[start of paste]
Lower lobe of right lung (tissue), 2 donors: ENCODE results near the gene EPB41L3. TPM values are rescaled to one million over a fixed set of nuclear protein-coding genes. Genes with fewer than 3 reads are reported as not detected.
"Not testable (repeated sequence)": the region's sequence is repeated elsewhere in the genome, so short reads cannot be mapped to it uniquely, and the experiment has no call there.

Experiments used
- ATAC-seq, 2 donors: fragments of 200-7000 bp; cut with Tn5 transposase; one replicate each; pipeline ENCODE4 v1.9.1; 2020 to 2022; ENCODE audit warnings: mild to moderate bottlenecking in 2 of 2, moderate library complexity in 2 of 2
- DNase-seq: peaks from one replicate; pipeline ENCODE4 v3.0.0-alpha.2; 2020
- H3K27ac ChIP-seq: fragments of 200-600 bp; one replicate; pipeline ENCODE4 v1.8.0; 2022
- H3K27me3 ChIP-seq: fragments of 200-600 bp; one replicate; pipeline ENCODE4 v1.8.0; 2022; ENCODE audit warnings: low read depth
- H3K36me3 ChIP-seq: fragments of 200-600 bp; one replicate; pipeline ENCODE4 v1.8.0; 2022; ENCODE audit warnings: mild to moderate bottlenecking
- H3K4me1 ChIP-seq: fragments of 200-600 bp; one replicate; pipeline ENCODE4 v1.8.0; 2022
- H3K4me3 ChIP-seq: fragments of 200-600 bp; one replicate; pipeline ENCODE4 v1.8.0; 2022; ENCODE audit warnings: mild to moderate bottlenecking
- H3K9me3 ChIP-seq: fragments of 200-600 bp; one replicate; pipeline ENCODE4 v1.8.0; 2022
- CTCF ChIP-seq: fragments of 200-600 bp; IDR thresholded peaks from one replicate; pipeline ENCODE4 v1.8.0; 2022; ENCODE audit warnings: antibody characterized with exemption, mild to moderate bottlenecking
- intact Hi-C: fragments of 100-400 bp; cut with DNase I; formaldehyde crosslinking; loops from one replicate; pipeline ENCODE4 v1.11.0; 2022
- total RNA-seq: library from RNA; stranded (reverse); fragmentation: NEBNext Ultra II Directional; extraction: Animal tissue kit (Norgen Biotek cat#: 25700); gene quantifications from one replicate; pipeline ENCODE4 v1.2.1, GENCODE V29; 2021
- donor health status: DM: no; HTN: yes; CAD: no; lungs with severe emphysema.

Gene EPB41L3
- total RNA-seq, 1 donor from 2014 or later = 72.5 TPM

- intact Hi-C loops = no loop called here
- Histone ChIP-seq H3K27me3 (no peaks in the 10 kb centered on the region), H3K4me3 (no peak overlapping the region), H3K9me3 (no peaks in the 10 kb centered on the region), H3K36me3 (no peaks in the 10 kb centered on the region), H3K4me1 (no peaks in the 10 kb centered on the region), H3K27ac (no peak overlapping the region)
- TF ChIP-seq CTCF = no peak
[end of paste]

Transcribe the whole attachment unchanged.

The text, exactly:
Lower lobe of right lung (tissue), 2 donors: ENCODE results near the gene EPB41L3. TPM values are rescaled to one million over a fixed set of nuclear protein-coding genes. Genes with fewer than 3 reads are reported as not detected.
"Not testable (repeated sequence)": the region's sequence is repeated elsewhere in the genome, so short reads cannot be mapped to it uniquely, and the experiment has no call there.

Experiments used
- ATAC-seq, 2 donors: fragments of 200-7000 bp; cut with Tn5 transposase; one replicate each; pipeline ENCODE4 v1.9.1; 2020 to 2022; ENCODE audit warnings: mild to moderate bottlenecking in 2 of 2, moderate library complexity in 2 of 2
- DNase-seq: peaks from one replicate; pipeline ENCODE4 v3.0.0-alpha.2; 2020
- H3K27ac ChIP-seq: fragments of 200-600 bp; one replicate; pipeline ENCODE4 v1.8.0; 2022
- H3K27me3 ChIP-seq: fragments of 200-600 bp; one replicate; pipeline ENCODE4 v1.8.0; 2022; ENCODE audit warnings: low read depth
- H3K36me3 ChIP-seq: fragments of 200-600 bp; one replicate; pipeline ENCODE4 v1.8.0; 2022; ENCODE audit warnings: mild to moderate bottlenecking
- H3K4me1 ChIP-seq: fragments of 200-600 bp; one replicate; pipeline ENCODE4 v1.8.0; 2022
- H3K4me3 ChIP-seq: fragments of 200-600 bp; one replicate; pipeline ENCODE4 v1.8.0; 2022; ENCODE audit warnings: mild to moderate bottlenecking
- H3K9me3 ChIP-seq: fragments of 200-600 bp; one replicate; pipeline ENCODE4 v1.8.0; 2022
- CTCF ChIP-seq: fragments of 200-600 bp; IDR thresholded peaks from one replicate; pipeline ENCODE4 v1.8.0; 2022; ENCODE audit warnings: antibody characterized with exemption, mild to moderate bottlenecking
- intact Hi-C: fragments of 100-400 bp; cut with DNase I; formaldehyde crosslinking; loops from one replicate; pipeline ENCODE4 v1.11.0; 2022
- total RNA-seq: library from RNA; stranded (reverse); fragmentation: NEBNext Ultra II Directional; extraction: Animal tissue kit (Norgen Biotek cat#: 25700); gene quantifications from one replicate; pipeline ENCODE4 v1.2.1, GENCODE V29; 2021
- donor health status: DM: no; HTN: yes; CAD: no; lungs with severe emphysema.

Gene EPB41L3
- total RNA-seq, 1 donor from 2014 or later = 72.5 TPM

- intact Hi-C loops = no loop called here
- Histone ChIP-seq H3K27me3 (no peaks in the 10 kb centered on the region), H3K4me3 (no peak overlapping the region), H3K9me3 (no peaks in the 10 kb centered on the region), H3K36me3 (no peaks in the 10 kb centered on the region), H3K4me1 (no peaks in the 10 kb centered on the region), H3K27ac (no peak overlapping the region)
- TF ChIP-seq CTCF = no peak